Oregon has two major sources of winds: the Pacific Ocean and the Columbia River. The coastal mountain range to the west and the Klamath Mountain to the south moderate the influence of the ocean, and the Chehalem Mountain to the north is a barrier to the cold winds that descend down the river valley towards the Oregon wine regions.

The northern positioning of the state ensures a significant amount of rainfall. Coastal and Cascading mountain ranges, however, play the role of an umbrella over the wine regions. Thus even in the rainiest parts of the state, rainfall is cumulated mainly during the winter. Due to that, during the ripening season the vines receive the stress from water scarcity allowing them to develop complexity of the fruit.

The Oregon vine regions stretch from cool to moderate climate zones. In the state, the pioneers of modern wine come from California in search of a cooler place for the perfect Pinot Noir - grapes and wine.

Terrain (Soil)

The turbulent geological past of Oregon is the cause of diversity among the soil types, where vines are grown. The three main types are: sedimetric-marine, volcanic and loess, not found in a variety of impurities and shifting layers of the landscape. Changes can be drastic, from hill to hill - a result of the turmoil events that took place 10 to 15 thousand years ago. With dozens of microclimates and soil types throughout the state, the Oregon grape is as different as the place it comes from.

Vineyards and Varietals

Pinot noir accounts for more than 60% of the grape plantations in the state, while the remaining 30% are varieties such as Pinot Gris, Riesling, Chardonnay and Syrah, which are increasingly gaining the attention of critics.

The efforts to create the white wine of Oregon date back to the 1970‘s, when the rise of the Oregon Pinot Noir began. Pinot Gris is definitely one of the candidates but lately many winemakers have turned to Chardonnay. Until recently the attempts were to mimic California's oak floral style, or the restrained and multi-layered style of Burgundy. However, the new wave manufacturers are already paying special attention and optimizing the sites selected for planting. The purpose is to reveal its true potential in the particular cool Oregon conditions.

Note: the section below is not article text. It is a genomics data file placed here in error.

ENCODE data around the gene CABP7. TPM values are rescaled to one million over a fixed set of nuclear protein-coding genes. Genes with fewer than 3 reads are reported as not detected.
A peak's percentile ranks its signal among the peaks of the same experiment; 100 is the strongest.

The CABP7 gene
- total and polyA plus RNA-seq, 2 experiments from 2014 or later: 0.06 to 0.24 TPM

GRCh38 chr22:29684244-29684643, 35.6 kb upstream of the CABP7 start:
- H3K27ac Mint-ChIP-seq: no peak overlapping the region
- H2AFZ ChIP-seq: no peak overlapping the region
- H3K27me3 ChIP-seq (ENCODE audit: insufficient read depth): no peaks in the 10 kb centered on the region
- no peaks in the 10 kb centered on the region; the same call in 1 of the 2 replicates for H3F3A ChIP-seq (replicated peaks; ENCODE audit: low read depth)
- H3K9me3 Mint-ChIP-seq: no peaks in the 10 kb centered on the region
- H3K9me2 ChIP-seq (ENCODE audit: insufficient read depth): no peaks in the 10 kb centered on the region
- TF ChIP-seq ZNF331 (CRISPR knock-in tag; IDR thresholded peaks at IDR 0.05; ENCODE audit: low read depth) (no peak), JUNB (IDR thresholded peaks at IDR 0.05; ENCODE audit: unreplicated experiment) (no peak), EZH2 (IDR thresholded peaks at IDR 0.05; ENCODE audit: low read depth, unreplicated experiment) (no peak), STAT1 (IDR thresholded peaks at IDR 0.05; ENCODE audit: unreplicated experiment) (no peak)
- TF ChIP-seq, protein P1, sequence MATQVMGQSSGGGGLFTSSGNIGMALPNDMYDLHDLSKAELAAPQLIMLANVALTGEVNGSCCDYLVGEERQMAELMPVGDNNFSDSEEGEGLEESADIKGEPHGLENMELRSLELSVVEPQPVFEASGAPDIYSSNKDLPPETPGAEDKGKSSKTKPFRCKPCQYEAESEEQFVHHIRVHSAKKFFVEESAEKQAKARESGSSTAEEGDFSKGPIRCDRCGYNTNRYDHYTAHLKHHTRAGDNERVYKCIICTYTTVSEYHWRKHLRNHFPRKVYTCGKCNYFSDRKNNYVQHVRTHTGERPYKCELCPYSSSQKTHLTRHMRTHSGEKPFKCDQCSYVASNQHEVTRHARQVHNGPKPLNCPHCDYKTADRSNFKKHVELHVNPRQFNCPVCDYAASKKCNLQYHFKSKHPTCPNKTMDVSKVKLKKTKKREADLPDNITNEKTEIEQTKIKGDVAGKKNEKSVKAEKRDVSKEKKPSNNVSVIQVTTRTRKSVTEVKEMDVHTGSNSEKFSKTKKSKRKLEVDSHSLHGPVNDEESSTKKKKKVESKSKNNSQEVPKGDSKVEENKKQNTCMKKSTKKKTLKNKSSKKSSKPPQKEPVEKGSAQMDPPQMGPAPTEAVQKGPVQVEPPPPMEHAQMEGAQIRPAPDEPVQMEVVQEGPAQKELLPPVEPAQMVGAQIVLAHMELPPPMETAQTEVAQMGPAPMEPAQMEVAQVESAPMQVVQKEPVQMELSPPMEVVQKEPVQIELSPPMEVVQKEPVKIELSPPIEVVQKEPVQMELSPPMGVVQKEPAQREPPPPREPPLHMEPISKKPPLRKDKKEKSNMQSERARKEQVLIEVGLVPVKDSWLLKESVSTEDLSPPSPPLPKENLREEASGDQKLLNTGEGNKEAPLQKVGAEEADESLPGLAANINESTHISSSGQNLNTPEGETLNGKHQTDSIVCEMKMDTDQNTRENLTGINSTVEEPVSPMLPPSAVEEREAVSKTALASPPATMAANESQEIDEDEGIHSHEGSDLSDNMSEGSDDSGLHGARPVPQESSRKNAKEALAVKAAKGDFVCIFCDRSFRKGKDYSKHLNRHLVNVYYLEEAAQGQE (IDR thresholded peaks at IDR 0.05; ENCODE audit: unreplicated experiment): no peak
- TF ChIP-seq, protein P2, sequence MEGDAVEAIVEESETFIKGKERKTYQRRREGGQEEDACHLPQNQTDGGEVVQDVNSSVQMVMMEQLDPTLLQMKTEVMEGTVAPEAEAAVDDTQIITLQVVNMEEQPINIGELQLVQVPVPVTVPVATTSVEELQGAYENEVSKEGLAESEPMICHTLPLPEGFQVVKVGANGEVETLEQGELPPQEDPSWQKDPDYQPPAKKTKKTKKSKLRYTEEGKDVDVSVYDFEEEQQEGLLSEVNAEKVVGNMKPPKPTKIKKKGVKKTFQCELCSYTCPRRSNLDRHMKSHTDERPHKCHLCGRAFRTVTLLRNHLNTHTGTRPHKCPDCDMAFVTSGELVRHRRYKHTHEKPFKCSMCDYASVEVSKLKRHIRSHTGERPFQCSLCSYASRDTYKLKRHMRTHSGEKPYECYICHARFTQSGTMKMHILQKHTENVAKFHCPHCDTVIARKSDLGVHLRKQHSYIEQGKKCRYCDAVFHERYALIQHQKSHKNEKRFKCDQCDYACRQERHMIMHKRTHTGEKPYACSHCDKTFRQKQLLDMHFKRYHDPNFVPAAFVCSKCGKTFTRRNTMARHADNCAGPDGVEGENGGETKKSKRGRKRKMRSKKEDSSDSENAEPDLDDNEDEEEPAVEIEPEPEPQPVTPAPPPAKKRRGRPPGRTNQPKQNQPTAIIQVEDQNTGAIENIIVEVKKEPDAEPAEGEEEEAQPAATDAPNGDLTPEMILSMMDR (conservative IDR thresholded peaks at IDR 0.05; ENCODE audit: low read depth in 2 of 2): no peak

Oregon's wine growers continue to experiment in search of the perfect combination of variety and terroir. It is not about forcing the land to follow trends. It is about soils, location and climate that will naturally offer the optimal conditions for a grape varietal.

Winemaking and Wines

Wine production in Oregon represents only 1% of that of the United States and ranks fourth after California, Washington and New York. Wineries in the state have dedicated themselves to making small batches of terroir orientated wines with high quality. In fact, most Oregon wineries are relatively small. Seventy percent of them produce less than 5,000 boxes (x12 bottles) per year. Oregon focuses on responsible and organic farming, and 47% of vines in the state are certified.

In addition labeling requirements for stamps are stricter than those at the federal level. The AVA (American Viticultural Area) designation requires 85% of the grapes to be from the area, and 75% of the country, state or area, while in Oregon these are respectively 100% and 95%.

Similarly, the varietal marked on the label must represent at least 75% of the wine, according to federal regulations, while in Oregon the limit is increased to 90%. This applies to Pinot Noir, Pinot Gris, Chardonnay and more than 50 other varietals. Still the system is flexible allowing 25% for 18 of the world's most common varieties in order to open up space for experiments with the classic French blends.

Oregon makes wine in all styles but lately there is a trend for increasing interest in sparkling wines, especially with the planting of vines in higher places. Still less than 70000 cartons (x12 bottles) are bottled per year. Many producers in the Willamette Valley experiment with the traditional Blanc de Noir and Blanc de Blanc, with no vintage markings (NV).


In 2013, the winemakers in Oregon are the first in the United States to persuade the state authorities to allow the sale of draft wines to pubs and shops. One container saves 39 glass bottles for the environment without any compromise on the quality of the wine.